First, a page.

As I struggle with self-isolation of stay at home, of the chaos which is my apartment in stay at home, the laundry strewn about the living room because my husband – who even usually dislikes putting clothes that have been worn once into the closet because they are no longer fresh but also dislikes putting them in the laundry because they are still fresh – refuses to allow clothes that have left our apartment for any reason at all back in the bedroom but instead quarantines them on the back of a barstool.

I’m tired of working from home and knowing that I have several more months of telemeetings, even once we return to the office. I’m tired of waiting for a new president, one who actually cares about people and about democracy, and I am tired of feeling angry all the time. So, as I struggle with this and so many other unsatisfactory situations of uncertainty, I try to remember the things that I am grateful for.

I am grateful that I can hear songbirds from my apartment window.

I am grateful that I am safe and that I found a job that happens to be in an industry that is relatively, as yet, unharmed by the stay at home orders; and that my husband, too, is in an industry that, for now, continues to operate. Having been unemployed twice in the last five years, and having spent decades in the industry most negatively impacted by the closings, and knowing that many former colleagues and clients are “furloughed,” this is not something that I take lightly.

I am grateful that, in my boredom, I have started taking an online class that I never would have taken in the past, and am loving it.

I am grateful that I am spending more time with friends, albeit online.

I am grateful that someone started the 7:00 tradition. When I throw open the windows and clap and cheer, and when I see the people in the windows across from me, and in the courtyard below, clapping and banging on pans, I feel like I am part of a community and stress melts away for a moment.

I am grateful that we are doing more cooking than we had been doing before this. We had been eating a lot of pasta pesto and, while delicious, I was getting tired of it. And now we are cooking every night, experimenting, sometimes with success, sometimes not.

I am grateful that our friends and family are mostly safe. With four elderly parents in declining health, one in a nursing home, and one who has been in and out of the hospital twice in this period; and with three front-line medical professionals in the family, and two essential workers, and a lot of restless teenagers, it seems a miracle that no one has caught it yet and I am grateful every day for this.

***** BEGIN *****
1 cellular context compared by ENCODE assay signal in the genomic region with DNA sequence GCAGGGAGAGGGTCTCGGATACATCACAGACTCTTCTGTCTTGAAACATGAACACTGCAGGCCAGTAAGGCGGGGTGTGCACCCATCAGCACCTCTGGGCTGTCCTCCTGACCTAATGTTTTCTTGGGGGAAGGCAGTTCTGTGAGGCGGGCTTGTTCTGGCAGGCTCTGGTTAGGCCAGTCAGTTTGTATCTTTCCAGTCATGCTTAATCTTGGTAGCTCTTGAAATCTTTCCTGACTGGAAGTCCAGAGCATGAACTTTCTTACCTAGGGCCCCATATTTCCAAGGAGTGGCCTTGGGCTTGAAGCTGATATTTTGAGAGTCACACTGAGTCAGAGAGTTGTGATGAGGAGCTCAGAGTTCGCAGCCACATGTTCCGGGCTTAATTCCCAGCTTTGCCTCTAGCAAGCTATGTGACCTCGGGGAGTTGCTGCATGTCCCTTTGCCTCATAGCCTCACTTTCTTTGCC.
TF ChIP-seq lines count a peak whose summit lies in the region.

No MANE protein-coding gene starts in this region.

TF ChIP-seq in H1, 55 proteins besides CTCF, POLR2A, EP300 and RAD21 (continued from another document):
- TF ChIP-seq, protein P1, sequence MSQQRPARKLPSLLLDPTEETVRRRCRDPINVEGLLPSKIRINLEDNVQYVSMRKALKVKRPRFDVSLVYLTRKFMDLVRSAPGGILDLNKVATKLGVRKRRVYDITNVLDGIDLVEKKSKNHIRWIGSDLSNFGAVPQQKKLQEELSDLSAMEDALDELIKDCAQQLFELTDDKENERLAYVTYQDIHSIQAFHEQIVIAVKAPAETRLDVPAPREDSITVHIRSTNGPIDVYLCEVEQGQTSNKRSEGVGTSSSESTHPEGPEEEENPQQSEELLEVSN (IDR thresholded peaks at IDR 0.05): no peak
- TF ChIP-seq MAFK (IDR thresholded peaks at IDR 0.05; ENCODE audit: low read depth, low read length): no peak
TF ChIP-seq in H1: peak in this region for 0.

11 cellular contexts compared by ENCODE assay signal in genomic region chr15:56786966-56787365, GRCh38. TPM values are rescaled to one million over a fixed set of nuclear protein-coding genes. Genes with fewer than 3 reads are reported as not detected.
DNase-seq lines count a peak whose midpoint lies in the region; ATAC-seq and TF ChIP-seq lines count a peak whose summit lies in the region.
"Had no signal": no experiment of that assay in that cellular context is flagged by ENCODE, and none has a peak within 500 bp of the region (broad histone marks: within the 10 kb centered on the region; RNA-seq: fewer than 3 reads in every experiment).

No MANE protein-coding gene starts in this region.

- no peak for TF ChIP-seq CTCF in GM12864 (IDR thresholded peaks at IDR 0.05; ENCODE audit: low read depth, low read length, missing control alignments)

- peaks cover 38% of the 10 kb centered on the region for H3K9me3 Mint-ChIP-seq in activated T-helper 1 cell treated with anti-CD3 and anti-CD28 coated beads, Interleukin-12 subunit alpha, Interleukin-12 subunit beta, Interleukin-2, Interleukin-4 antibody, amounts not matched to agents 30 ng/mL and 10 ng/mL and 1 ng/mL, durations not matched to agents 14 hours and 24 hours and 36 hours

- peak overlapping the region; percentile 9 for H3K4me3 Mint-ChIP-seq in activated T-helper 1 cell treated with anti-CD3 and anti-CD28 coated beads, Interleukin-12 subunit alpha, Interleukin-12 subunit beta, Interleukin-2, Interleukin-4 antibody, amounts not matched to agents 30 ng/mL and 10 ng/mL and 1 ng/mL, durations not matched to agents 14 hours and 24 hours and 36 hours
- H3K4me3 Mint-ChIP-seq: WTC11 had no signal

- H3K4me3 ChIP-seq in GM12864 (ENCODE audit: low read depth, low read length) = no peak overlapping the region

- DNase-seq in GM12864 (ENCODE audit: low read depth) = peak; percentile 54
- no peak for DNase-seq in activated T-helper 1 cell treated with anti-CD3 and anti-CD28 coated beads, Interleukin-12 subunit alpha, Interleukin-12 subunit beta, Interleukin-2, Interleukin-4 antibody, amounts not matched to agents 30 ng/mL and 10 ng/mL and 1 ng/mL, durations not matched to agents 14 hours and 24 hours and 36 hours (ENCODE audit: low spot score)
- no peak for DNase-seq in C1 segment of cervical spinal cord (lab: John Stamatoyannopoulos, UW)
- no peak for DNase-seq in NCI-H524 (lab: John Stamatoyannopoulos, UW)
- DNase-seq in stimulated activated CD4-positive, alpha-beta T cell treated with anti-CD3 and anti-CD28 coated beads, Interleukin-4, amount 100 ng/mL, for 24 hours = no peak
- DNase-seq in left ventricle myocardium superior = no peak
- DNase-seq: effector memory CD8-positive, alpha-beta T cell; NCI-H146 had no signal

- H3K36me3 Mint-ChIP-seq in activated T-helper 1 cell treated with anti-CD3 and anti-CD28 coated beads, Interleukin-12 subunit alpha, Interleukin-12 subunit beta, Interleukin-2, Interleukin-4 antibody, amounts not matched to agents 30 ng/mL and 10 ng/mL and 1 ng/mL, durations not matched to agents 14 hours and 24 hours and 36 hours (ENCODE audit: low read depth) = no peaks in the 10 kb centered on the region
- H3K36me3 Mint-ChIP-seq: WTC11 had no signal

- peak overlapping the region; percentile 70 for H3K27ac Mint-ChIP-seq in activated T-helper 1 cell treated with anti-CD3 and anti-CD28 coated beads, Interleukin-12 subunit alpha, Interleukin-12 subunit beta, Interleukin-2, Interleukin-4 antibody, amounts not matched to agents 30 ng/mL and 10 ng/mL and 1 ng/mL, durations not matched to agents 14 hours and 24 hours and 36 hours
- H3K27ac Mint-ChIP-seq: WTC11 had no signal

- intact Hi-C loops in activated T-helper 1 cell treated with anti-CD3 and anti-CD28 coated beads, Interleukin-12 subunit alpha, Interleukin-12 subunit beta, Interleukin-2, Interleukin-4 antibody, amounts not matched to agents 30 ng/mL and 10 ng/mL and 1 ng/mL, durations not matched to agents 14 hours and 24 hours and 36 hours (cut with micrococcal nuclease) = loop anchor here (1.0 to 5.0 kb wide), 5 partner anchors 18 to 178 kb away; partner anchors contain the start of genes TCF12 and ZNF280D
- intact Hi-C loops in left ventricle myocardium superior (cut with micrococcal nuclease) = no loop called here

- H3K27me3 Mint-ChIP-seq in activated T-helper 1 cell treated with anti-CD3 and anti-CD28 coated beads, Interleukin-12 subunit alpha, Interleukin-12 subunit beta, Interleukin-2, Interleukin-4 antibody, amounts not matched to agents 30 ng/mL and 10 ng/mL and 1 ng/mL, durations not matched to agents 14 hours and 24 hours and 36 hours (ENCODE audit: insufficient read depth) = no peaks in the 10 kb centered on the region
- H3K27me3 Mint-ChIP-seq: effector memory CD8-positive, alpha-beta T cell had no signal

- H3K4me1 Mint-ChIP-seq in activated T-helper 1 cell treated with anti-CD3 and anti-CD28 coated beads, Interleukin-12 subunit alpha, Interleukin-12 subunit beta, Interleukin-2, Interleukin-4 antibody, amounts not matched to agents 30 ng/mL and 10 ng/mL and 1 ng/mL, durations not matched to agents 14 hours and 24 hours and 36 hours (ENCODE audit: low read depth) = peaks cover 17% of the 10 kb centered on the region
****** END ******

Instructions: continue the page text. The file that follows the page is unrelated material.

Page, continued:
I am grateful that my previous job was work-from-home so I had already set up a home office space and purchased a chair, and developed some routines to help myself because if this had been my initiation into WFH, I would have ended up like my husband, with my laptop perched on a pile of magazines on the coffee table, and I would have been frustrated and uncomfortable much of the time, as he is.

I am grateful that I live with a person who takes the virus seriously, protects himself and me, and who has volunteered to be a contact-tracer on top of his other work, and is making a difference. This new work has forced him to step outside his comfort zone, something he doesn’t often do, and I am also grateful for that.

I am also grateful that – with the exception of my mother’s caregivers – everyone I know personally is taking this seriously and taking precautions, and that my father is in an assisted living facility that, although in red state, locked down tight early on, way before most places did, and remains locked down.

I am grateful every morning that the sun shines. I had never recognized before – or perhaps this is a new thing, indicative of a growing vitamin D deficiency – how dependent my mood is on sunshine.

These are a few of the things that I am grateful for right now.

Writing or meditating about gratitude is said to make you feel better, to improve your mood. Often it helps.

Today it does not.

Today is my birthday.

Later: after getting past the self-pity – think I was hungry – I actually ended up having a great birthday. The thing that made it so great: screen diet. I turned off the computer and checked my phone only for birthday greetings. And my husband turned off the TV and didn’t turn it back on until I went to bed. Ah, the little things!

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